Chile expressed support for the work programme as well as continued work in the General Council and in the regular committees. There is a need to help improve the capacity of developing countries to participate more effectively, it said, and the best way to do this is by having both the General Council and the subsidiary bodies involved. E-commerce has a very important role to play in development, it said.
Hong Kong-China said that WTO members should intensify the engagement on e-commerce. It expressed support for the China/Pakistan paper.
Switzerland said that it has been a longstanding supporter of the work programme. It is open to whatever format or forum for discussion; what is important is that progress is made on substance.
According to trade officials, India said there is an existing framework and that it is a non-negotiating one. There is no scope for negotiations. It is, however, open to any discussion in the relevant bodies.
India noted that the Nairobi ministerial decision calls on the General Council to have a periodic review and that there should be a bottom-up approach coming out of these committees. It would not support an effort to undermine the regular bodies.
There is also a need to address the knowledge gap, the development dimension and the LDC issues, it stressed.
Australia said that e-commerce is a gateway for greater participation by MSMEs.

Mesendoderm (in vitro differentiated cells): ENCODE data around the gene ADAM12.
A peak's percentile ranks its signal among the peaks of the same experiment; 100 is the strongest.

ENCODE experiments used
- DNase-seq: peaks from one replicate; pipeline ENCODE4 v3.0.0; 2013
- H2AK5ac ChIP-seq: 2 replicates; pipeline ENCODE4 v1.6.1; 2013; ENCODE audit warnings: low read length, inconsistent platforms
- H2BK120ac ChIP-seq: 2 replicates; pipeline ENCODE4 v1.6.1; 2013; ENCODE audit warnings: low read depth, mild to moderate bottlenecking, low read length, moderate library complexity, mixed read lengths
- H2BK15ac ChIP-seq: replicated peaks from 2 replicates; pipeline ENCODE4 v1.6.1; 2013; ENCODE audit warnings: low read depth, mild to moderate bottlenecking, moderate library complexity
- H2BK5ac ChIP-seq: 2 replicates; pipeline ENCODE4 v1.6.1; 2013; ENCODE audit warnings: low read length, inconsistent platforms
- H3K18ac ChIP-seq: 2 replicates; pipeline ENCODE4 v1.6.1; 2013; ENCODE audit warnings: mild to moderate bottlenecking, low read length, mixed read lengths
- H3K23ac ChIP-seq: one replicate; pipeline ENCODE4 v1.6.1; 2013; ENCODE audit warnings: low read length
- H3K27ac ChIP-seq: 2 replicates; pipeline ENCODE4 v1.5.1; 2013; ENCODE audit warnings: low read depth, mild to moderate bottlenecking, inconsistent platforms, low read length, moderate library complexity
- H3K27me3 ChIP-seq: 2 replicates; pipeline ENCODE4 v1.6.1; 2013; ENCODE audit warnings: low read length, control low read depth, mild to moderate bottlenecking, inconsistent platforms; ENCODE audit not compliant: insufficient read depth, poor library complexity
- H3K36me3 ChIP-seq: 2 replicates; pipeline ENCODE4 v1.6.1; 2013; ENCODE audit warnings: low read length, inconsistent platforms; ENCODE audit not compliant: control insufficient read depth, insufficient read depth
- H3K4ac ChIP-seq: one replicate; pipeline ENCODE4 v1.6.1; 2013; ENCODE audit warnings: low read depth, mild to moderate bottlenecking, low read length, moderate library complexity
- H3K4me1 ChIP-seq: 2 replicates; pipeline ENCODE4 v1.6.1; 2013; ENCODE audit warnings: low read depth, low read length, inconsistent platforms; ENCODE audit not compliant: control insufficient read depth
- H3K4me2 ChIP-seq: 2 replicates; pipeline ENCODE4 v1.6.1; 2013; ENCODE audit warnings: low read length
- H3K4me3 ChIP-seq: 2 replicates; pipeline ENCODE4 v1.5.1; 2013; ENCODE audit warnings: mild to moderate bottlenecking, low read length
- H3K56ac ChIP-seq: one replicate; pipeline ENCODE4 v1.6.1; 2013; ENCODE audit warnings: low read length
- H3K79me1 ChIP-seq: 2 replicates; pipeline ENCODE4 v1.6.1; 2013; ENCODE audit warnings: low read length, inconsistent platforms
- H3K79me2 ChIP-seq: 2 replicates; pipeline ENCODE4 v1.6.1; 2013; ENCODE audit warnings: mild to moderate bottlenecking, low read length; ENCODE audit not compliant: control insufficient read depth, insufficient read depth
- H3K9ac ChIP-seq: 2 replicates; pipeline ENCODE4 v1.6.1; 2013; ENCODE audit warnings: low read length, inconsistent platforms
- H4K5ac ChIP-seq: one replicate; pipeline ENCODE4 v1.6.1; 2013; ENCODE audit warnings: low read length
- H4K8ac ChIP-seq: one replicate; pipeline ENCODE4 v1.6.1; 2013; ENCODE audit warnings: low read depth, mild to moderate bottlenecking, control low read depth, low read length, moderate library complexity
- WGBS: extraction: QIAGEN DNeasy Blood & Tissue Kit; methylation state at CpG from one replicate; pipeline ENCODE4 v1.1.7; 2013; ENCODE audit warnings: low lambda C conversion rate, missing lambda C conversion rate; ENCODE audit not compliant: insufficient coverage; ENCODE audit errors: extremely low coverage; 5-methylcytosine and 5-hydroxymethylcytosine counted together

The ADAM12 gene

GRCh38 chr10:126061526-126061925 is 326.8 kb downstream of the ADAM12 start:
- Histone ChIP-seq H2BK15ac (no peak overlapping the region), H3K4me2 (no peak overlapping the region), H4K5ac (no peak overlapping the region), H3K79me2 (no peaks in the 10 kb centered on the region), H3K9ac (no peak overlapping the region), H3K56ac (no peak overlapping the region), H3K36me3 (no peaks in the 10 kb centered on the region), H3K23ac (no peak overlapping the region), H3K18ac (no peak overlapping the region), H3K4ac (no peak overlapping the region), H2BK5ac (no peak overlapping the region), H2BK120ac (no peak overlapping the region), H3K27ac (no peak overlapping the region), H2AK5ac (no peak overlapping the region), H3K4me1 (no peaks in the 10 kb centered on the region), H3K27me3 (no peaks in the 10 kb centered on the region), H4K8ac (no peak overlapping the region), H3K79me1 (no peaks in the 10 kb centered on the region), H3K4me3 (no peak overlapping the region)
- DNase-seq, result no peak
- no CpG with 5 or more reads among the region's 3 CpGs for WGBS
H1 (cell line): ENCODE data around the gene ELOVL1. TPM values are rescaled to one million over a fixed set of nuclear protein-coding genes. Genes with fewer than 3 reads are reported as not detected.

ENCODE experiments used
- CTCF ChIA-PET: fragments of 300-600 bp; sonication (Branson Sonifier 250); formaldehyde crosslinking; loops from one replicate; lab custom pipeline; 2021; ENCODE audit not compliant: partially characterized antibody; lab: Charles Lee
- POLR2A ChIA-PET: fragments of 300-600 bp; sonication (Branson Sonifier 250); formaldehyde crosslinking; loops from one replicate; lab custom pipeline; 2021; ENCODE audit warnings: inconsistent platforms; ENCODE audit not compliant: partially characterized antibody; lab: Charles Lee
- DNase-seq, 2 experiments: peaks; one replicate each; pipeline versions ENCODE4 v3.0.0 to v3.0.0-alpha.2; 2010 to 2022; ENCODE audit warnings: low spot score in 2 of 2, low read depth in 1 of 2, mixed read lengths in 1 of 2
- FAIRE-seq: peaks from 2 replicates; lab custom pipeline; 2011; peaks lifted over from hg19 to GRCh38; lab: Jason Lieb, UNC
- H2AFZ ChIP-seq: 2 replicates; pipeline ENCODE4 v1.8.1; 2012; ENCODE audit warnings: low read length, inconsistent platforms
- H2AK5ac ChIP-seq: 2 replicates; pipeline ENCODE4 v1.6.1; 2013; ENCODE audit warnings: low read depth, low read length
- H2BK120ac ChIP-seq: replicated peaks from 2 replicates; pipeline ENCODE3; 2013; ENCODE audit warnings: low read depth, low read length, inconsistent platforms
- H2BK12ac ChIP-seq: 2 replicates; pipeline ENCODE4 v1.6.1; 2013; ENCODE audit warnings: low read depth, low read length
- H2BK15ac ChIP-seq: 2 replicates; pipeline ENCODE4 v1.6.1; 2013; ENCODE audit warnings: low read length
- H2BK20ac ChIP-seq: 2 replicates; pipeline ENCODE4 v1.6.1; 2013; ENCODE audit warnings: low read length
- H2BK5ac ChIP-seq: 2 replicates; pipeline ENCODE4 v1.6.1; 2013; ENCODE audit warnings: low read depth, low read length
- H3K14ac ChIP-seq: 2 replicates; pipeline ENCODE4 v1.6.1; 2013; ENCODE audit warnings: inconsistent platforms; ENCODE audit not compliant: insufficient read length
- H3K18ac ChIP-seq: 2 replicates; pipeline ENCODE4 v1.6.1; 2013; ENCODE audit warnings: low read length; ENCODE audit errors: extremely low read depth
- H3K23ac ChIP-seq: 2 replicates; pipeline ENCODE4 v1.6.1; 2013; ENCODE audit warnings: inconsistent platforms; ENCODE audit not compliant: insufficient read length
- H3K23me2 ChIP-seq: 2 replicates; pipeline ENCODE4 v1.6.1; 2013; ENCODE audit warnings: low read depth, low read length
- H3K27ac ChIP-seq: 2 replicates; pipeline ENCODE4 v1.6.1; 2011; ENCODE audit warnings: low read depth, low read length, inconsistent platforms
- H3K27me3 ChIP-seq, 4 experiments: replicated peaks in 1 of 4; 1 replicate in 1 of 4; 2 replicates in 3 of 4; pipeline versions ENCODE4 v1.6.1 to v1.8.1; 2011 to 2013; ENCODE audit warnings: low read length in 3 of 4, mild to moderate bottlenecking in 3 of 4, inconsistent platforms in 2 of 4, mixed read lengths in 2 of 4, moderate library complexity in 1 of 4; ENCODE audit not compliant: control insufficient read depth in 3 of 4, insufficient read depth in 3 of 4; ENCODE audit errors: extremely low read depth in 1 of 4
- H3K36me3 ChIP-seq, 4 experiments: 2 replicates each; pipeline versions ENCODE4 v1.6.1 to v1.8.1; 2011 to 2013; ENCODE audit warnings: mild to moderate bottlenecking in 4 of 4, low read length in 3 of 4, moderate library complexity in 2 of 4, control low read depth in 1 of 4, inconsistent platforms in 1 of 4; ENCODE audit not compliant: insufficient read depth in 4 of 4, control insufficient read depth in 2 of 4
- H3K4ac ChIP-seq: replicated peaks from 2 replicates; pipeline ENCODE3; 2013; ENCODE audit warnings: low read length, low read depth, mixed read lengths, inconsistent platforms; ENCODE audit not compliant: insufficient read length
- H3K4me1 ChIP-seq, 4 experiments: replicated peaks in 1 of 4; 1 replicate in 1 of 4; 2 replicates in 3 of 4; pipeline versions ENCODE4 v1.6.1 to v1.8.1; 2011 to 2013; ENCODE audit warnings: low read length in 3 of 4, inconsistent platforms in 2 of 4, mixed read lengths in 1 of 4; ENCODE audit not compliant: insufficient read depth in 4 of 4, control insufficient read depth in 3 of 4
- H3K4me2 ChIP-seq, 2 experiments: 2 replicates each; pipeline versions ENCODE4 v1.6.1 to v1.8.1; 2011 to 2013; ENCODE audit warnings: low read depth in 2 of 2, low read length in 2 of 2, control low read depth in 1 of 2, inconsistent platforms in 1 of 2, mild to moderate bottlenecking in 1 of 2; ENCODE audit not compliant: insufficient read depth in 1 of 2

Brazil, on the question of the process, said that some delegations are suggesting that there be a joint session of the General Council and the relevant bodies. It could go along with that, it said. It is open to any format for a non-negotiating discussion of the issues.
Mexico was of the view that the moratorium on e-commerce duties should be made permanent.
Ecuador underscored the need to deepen the discussion but not to turn away from the DDA issues.
El Salvador, on behalf of itself, the Dominican Republic and Guatemala, said that the China/Pakistan paper is a good starting point, and that e-commerce can help MSMEs to cut costs and access new markets.
Colombia said that e-commerce can be an important tool for SMEs. The proposal by China can yield fruit. Apart from the General Council, these issues could also be addressed in the other bodies.
Uruguay said that e-commerce is unavoidable. It would like to see a decision on the moratorium on e-commerce duties and a roadmap for MC11.
Bolivia said that the problem is not just a question of physical infrastructure, but that 50% of the developing countries lack legislation that would enable them to regulate properly. (SUNS8373)
Third World Economics, Issue No. 630, 1-15 December 2016, pp4-6, 9